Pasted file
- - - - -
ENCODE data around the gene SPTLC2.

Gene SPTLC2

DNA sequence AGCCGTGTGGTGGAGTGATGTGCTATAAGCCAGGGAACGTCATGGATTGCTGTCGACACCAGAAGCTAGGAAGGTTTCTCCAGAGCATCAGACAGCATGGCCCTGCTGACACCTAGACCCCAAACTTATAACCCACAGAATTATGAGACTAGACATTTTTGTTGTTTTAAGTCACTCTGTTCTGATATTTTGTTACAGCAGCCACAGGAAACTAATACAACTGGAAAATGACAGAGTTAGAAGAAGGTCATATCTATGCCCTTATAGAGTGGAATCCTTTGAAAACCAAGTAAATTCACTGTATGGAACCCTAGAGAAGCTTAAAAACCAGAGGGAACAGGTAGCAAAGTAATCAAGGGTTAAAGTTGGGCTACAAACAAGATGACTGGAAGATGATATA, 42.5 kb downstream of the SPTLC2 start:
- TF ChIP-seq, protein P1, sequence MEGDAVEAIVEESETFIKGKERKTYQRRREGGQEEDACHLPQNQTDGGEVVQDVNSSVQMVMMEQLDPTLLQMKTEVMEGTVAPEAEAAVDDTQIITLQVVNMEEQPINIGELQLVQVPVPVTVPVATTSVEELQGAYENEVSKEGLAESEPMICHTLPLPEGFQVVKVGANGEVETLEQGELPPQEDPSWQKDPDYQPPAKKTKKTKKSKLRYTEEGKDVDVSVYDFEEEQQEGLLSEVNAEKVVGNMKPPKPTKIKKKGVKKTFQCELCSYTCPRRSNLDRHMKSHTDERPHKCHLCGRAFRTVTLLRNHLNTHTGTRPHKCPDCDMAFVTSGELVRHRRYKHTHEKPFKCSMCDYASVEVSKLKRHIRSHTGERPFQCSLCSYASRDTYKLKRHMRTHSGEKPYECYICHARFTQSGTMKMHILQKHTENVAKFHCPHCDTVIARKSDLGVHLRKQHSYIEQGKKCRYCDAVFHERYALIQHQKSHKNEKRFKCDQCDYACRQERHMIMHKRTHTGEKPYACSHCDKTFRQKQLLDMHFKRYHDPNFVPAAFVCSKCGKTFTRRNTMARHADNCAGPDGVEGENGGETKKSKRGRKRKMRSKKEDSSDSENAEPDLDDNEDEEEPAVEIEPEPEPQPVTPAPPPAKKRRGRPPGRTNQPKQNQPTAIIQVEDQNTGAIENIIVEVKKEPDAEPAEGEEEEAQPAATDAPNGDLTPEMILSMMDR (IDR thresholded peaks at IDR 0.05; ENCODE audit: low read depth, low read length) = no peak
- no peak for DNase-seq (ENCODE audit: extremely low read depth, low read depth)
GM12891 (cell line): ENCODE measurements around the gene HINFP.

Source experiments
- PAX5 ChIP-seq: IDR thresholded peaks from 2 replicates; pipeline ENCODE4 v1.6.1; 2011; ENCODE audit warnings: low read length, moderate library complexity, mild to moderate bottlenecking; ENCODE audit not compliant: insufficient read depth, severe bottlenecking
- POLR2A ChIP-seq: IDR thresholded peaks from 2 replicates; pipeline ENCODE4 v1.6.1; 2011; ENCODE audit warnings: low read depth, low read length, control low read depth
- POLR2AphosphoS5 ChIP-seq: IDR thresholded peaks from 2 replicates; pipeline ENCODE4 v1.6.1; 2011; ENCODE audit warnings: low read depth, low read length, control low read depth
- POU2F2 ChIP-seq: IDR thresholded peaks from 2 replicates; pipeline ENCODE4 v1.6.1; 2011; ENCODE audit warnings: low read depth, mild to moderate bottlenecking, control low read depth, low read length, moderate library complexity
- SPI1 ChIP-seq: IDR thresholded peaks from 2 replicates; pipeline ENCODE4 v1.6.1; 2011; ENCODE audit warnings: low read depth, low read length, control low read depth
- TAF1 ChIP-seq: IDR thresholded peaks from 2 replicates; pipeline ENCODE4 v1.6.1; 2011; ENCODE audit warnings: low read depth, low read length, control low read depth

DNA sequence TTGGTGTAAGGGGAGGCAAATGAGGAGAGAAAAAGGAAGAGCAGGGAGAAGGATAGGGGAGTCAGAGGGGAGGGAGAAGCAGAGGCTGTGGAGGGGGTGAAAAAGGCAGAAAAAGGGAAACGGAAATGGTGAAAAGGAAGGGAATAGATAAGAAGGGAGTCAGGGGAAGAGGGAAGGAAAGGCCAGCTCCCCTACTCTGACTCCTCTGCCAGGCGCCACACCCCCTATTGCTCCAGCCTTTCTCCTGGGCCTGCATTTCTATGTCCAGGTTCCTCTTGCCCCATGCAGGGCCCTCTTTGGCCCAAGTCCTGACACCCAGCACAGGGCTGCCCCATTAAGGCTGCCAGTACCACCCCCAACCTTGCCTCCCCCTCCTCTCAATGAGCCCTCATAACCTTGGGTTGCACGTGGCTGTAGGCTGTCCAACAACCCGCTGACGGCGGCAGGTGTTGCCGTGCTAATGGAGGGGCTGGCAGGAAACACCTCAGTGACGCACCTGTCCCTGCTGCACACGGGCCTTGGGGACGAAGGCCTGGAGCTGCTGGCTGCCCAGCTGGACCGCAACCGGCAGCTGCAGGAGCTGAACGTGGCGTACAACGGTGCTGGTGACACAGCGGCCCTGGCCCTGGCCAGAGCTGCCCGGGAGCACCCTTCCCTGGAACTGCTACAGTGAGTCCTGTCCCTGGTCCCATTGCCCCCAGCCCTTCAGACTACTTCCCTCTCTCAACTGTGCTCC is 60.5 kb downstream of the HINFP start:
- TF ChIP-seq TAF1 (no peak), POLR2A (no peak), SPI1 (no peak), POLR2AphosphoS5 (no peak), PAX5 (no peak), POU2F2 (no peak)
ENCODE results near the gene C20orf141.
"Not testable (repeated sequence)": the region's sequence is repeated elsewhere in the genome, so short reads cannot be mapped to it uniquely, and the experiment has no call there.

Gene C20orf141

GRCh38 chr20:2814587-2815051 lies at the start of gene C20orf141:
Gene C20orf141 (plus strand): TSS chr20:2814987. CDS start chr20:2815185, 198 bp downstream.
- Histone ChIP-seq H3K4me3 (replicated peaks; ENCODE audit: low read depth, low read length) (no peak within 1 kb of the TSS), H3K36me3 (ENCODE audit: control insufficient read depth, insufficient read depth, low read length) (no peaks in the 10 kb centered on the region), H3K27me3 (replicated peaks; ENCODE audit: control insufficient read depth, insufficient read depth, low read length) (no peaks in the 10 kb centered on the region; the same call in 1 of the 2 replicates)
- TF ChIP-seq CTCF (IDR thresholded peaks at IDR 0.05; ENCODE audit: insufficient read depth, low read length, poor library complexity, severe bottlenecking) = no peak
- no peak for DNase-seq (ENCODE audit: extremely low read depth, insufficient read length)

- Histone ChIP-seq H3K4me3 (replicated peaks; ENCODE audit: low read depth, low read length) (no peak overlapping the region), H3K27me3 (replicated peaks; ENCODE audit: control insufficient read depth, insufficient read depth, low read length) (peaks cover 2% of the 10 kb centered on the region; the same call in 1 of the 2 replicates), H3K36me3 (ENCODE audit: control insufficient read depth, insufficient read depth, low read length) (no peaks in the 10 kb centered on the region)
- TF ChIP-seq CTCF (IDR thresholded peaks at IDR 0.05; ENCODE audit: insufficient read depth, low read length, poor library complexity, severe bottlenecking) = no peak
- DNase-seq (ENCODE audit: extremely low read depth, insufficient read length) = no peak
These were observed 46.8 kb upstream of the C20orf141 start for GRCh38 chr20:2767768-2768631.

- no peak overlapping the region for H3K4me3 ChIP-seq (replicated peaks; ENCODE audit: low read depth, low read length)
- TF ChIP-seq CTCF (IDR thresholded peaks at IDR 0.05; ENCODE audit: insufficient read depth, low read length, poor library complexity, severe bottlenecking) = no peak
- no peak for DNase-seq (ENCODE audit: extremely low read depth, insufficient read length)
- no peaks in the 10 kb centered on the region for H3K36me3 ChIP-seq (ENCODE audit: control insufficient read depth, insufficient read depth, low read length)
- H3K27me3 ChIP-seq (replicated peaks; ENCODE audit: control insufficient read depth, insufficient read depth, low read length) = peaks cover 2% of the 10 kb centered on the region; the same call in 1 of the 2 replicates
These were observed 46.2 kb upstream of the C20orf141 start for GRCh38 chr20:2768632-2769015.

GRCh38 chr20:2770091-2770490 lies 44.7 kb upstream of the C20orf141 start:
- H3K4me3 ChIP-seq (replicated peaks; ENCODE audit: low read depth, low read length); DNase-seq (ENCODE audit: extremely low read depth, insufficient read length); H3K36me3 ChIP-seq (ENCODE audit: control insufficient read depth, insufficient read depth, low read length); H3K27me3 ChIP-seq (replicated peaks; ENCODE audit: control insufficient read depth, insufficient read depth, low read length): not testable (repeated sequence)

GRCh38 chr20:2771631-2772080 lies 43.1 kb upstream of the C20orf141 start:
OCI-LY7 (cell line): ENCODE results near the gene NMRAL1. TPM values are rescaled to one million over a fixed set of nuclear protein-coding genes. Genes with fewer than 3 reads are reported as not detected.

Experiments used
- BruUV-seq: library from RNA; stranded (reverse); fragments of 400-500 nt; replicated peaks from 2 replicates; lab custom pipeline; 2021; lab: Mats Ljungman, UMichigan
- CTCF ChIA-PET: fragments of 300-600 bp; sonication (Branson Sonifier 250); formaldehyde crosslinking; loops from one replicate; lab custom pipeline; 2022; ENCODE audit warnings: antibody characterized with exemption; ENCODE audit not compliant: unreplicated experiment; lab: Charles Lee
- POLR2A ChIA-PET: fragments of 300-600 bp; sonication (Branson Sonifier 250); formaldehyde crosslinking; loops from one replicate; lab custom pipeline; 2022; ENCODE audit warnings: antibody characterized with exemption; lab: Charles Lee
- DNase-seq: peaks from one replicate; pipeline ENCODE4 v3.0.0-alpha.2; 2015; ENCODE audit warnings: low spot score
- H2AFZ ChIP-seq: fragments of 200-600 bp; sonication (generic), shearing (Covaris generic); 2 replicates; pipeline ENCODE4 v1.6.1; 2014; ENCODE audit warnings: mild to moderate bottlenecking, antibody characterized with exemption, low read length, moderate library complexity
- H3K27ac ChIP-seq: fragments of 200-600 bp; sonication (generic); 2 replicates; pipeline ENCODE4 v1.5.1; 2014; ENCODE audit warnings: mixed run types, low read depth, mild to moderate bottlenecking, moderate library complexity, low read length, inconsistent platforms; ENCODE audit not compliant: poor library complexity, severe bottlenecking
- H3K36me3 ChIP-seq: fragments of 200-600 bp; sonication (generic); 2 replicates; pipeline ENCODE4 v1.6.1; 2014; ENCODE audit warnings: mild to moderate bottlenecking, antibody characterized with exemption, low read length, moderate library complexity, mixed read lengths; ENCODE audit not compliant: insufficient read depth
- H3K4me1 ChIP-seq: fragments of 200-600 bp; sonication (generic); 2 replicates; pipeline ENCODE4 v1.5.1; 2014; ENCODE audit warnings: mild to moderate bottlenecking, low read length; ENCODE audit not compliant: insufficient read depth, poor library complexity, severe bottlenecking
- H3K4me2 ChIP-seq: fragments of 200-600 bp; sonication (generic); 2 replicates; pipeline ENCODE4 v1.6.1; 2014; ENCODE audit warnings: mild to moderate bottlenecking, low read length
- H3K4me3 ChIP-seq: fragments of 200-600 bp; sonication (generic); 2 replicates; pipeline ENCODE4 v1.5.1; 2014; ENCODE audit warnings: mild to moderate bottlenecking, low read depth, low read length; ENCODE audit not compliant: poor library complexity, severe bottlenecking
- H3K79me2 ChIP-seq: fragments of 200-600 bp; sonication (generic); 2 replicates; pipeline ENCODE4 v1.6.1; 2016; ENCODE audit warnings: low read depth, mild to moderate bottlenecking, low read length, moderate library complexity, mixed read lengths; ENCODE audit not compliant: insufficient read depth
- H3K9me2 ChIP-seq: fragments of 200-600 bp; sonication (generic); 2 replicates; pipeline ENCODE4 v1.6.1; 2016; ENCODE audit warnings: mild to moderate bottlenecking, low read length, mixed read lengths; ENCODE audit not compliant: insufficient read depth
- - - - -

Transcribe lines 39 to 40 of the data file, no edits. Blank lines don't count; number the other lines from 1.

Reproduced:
- BruUV-seq: library from RNA; stranded (reverse); fragments of 400-500 nt; replicated peaks from 2 replicates; lab custom pipeline; 2021; lab: Mats Ljungman, UMichigan
- CTCF ChIA-PET: fragments of 300-600 bp; sonication (Branson Sonifier 250); formaldehyde crosslinking; loops from one replicate; lab custom pipeline; 2022; ENCODE audit warnings: antibody characterized with exemption; ENCODE audit not compliant: unreplicated experiment; lab: Charles Lee